28953Re: [classicrv] question
- Nov 1, 2007Cindy,
I never thought Id want a Motor Home because of the hassle I thought they were. I love all things from the 50s & 60,s and have about 20 vintage travel trailers Ive been collecting since the early 90,s. Ive had the chance & opportunity to work on them from heaters, to lights & pluming and they are actually pretty simple. The more I did, the more I liked them. Most were in decent shape when I bought them though through the years things wear. They all had a lot of class and character as well - the day when everything wasn't plastic yet. Mine are all birch and aluminum. Very cool. Wonderful to wake up in.
Two years ago I was driving to a friends and saw the Whale (my 71 Dodge Travco 220) on the side of the road. I pulled over & asked to see inside (it wasn't for sale) I really liked the use of space, etc and that fact that it was all fiberglass (wont rot) and eventually waited until the guy put it up for sale. I can tell you that there were some minor problems, but all & all they were an easy fix because they are not as complicated as the new ones ( less bling) I loved it so much I bought another. 68 270 Travco. I take them all over MI & have had a great time, sleep comfortably and save a lot of money on hotels, food, etc. Ive meet a ton of people who will never forget seeing the Whale come down the road and how they kinda laughed. Its in the photo section. Great for conversation - people always want to look inside & talk.
Owning a Vintage RV for me falls into my way of life. It brings me back to the days when there was less crime, friendly people and time spent with friends & family. Makes the world around me seem not as stressful & busy.The days where phones were in the booths & houses. Call it strange, and maybe so but thats why most things I own are from that era. I guess the fact that they both get 10 mpg and I couldn't afford a new one even if I wanted to come into play. Also - in the case that you didn't know why some of the people staying in the FEMA trailers down in New Orleans were getting sick is because many of the things in newer rigs have tons of preservatives (Formaldehyde) in them. Carpet, curtains you name it. Its bad enough its in my toothpaste, & shampoo & most all other things they want to preserve. Back in the day they didn't use all that junk. Of course they did use asbestos but - hey Ill take my chances with that stuff - it was in all the old schools as well.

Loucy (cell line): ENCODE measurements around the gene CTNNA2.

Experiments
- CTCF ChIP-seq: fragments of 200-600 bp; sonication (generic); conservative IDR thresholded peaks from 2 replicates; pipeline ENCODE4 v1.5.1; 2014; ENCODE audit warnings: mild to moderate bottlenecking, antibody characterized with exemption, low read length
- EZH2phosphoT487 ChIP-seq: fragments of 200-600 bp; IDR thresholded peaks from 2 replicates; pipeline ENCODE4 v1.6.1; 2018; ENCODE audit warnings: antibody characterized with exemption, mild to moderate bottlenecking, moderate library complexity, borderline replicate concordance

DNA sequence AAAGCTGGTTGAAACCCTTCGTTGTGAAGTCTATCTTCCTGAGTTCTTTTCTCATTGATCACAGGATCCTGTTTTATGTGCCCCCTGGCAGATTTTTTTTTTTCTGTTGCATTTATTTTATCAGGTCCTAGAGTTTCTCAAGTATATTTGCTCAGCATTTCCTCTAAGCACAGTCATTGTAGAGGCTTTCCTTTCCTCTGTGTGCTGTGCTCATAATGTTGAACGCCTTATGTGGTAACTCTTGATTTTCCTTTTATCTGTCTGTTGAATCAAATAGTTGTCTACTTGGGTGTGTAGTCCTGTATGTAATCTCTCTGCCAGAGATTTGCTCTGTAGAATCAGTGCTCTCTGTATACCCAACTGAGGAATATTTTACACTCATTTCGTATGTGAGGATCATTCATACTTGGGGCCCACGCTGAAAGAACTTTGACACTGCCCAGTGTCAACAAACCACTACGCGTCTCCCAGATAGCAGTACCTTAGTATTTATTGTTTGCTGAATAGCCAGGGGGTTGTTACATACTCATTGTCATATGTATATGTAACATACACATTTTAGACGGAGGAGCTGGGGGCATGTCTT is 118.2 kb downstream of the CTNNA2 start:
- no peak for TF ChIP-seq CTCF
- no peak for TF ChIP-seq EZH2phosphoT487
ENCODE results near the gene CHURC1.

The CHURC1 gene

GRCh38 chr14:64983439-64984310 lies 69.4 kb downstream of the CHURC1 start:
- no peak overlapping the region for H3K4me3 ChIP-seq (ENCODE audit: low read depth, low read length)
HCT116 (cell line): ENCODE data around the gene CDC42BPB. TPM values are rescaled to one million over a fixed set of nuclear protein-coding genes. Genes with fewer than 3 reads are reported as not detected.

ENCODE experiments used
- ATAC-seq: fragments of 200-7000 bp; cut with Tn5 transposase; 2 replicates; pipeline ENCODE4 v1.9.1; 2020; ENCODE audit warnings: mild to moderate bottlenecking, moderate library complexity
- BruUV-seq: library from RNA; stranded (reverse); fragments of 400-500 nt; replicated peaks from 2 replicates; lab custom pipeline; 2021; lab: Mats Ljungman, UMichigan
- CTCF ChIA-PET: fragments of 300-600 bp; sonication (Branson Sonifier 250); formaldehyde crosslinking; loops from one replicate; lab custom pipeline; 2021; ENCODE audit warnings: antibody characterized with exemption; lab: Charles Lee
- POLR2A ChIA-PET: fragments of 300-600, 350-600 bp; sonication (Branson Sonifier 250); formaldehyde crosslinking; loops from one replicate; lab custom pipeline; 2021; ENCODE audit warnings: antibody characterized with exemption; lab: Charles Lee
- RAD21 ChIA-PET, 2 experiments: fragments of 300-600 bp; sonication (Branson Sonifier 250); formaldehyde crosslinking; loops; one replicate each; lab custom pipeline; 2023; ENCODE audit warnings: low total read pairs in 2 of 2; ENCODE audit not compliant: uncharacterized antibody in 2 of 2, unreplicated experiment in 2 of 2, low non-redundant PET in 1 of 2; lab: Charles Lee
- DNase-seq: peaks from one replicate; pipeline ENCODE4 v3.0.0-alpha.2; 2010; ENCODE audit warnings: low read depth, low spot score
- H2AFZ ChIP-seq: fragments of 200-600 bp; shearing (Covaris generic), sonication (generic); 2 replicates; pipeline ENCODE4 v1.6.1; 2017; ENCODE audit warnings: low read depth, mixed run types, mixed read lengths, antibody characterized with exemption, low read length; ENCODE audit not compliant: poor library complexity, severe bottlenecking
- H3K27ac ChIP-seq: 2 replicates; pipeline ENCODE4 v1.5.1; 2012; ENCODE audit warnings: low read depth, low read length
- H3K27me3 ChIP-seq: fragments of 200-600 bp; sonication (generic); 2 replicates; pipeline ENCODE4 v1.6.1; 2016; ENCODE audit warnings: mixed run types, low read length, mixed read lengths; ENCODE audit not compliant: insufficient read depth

Good luck. I'm sure you & your hubby will meet somewhere in the middle. Find a neighborhood guy who likes to work on things & pay him a couple of bucks to fix a few things here & there. Otherwise - but new.
wpmartin55 <wpmartin55@...> wrote: HI Everybody,
I want a motorhome and my hubby doesn't want anything over 8 or maybe
10 years old. So we have some questions for you.
When you own an older MH, do you have to spend a lot of time tinkering
or repairing it compared to a newer one? He hates to tinker and
doesn't have the time anyway. Of course, we know it depends on the
condition of the MH, but just wondering if anyone has really compared
time and money spent to keep an older one running well.
Also, do the older MH get worse gas mileage than the newer ones? I
recall hearing that some only got about 8 mpg as they were heavier, etc.
And why DO you want an older MH anyway? (Don't have to convince me,
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